Business books on the power of stories tend to fall into two categories – science-based perspectives on how narratives work in the brain; and business-driven case studies that show off the talents and oratory skills of some high-ego CEO. The new book, “Tell to Win,” is both, and neither – and one of the best ones yet.
Peter Guber, former Chairman of Sony Pictures and head of Mandalay Entertainment Group, is one of those big movie moguls. He personally produced or executive produced Rain Man, Batman, The Color Purple, Gorillas In The Mist, and Flashdance. His movies alone have earned him $3 billion (with a B) worldwide and more than 50 Academy Award nominations. In his downtime, he is also the owner and co-executive chairman of the Golden State Warriors.
First, he teaches you how to tell great stories. Instead of preaching, he gives you concrete skills to tell what he calls “purposeful stories.” These are emotionally resonant stories that can persuade, motivate, excite and incite others in the business world. To help you learn the skills, he includes some great examples from some of the best storytellers in the business. His friends include a remarkably diverse number of “voices” – master tellers with whom he’s shared experiences including Bill Clinton, Tony Robbins, Steven Denning, Larry King and Mark Victor Hansen of the “Chicken Soup for the Soul” series. There are no better teachers.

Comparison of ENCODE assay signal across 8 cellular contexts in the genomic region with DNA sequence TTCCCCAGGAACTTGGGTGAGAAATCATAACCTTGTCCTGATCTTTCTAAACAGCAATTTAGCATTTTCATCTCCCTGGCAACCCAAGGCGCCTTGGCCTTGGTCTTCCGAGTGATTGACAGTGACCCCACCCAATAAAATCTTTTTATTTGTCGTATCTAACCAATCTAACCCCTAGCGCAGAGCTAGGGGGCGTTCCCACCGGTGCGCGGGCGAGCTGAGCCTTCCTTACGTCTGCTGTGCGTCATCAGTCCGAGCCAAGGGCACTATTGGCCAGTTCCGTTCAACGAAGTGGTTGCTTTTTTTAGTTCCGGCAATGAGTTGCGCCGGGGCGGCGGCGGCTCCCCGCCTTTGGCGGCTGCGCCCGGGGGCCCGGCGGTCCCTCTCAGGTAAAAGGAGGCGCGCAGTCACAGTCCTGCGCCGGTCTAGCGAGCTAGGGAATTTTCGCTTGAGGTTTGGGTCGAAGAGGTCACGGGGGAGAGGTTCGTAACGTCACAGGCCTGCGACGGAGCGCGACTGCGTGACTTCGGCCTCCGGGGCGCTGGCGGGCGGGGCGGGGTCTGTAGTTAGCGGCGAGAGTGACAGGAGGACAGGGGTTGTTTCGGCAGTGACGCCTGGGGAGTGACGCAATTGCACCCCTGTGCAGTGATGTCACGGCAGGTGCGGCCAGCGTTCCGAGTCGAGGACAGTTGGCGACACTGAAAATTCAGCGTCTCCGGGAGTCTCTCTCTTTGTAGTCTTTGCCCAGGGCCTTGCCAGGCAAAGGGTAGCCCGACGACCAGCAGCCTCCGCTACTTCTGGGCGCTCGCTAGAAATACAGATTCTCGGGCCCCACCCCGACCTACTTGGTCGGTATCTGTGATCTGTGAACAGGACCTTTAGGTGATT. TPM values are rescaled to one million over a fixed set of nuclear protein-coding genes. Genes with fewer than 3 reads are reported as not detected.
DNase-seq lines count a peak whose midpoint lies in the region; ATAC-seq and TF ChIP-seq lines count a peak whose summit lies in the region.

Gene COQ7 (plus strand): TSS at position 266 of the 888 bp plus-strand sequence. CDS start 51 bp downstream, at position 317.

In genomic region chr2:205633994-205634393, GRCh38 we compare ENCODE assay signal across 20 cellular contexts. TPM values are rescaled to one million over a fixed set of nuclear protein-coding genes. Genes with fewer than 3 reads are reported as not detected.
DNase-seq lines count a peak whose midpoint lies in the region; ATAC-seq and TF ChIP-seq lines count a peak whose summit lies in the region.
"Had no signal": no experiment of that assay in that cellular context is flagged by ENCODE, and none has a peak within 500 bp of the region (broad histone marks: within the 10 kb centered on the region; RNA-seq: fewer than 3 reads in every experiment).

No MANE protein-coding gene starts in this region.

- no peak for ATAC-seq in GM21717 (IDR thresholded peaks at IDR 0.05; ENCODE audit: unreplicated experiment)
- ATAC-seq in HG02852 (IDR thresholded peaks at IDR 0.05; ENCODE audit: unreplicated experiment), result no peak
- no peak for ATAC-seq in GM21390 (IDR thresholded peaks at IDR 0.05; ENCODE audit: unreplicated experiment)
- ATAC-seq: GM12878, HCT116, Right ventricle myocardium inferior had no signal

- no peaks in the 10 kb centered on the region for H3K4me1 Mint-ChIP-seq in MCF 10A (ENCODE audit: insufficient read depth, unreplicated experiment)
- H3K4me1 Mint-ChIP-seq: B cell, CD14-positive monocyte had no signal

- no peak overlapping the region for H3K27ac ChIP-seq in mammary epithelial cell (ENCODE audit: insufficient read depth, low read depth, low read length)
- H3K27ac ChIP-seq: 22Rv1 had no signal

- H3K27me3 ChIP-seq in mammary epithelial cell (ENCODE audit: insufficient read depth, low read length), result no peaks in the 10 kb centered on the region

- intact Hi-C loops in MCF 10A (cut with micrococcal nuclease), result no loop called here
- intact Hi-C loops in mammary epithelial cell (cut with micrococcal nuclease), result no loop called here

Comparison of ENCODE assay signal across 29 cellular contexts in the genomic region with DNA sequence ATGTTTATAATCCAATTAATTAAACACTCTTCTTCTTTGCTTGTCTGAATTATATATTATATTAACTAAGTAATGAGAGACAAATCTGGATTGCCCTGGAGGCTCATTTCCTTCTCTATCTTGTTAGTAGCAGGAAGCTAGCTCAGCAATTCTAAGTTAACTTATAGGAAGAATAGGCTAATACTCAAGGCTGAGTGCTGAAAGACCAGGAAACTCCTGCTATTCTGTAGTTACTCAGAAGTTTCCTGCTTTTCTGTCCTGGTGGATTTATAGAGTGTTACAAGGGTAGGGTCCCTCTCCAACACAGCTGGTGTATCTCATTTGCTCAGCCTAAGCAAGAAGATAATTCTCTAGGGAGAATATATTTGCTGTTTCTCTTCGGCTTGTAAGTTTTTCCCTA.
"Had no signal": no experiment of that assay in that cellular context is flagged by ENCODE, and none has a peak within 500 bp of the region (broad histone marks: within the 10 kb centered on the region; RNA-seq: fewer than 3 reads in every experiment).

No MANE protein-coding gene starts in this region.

Secondly, Guber backs up the how-to with science. He cites actual studies that show how stories work in the brain. When engaged in a story, the brain produces something called “mirror neurons.” There’s a great TED talk on it. These allow us to virtually “see and feel” the same thing that the storyteller sees and feels. Great movies do it. And so do great stories. Imagine if you could get your employees, customers or investors to see and feel exactly what you wanted. You can – as Gruber shows, through stories worth spreading.
Lastly, and perhaps most importantly, the book gives you permission to tell stories in the workplace. This is no small feat. There are still many reluctant leaders out there that need this kind of push. It kills me when a vibrant CEO can’t cut the tether of the PowerPoint when communicating.
WIN THIS BOOK. Stories work. But are you using them yet? Have you ever seen one win over an audience? Is there a time when stories are NOT appropriate? Leave a comment here and the best one will win a copy of the new book.”